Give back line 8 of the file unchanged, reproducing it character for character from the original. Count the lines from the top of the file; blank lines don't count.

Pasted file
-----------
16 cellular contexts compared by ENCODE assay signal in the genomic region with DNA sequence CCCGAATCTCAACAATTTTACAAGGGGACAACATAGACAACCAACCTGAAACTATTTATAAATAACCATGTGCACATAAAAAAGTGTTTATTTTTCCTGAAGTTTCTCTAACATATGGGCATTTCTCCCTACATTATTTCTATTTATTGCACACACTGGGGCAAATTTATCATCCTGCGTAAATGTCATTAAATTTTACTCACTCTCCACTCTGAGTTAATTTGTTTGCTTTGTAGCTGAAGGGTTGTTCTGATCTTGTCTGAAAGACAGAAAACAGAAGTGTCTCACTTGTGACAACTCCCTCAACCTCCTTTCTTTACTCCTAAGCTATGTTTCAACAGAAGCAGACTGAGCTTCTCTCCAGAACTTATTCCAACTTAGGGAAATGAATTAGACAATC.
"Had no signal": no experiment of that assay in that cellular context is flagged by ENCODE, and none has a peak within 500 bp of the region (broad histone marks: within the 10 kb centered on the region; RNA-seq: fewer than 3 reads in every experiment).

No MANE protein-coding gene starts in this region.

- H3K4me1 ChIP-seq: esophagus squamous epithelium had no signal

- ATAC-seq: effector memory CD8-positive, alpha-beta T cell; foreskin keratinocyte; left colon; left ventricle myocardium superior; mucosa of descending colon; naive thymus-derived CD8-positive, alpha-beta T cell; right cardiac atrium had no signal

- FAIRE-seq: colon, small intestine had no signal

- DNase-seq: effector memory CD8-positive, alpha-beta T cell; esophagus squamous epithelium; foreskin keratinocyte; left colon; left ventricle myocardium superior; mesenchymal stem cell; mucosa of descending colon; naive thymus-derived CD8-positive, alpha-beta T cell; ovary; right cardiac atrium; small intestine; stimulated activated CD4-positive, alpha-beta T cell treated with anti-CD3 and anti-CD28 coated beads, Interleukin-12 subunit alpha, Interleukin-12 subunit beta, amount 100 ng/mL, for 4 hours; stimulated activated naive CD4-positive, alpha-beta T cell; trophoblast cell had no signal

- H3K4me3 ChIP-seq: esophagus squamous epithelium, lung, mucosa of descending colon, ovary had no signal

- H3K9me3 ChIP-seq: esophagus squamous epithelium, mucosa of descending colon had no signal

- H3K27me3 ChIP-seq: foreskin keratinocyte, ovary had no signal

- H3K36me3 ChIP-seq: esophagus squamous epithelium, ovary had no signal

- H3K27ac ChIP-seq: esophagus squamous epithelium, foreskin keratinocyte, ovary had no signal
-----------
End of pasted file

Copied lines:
- H3K4me3 ChIP-seq: esophagus squamous epithelium, lung, mucosa of descending colon, ovary had no signal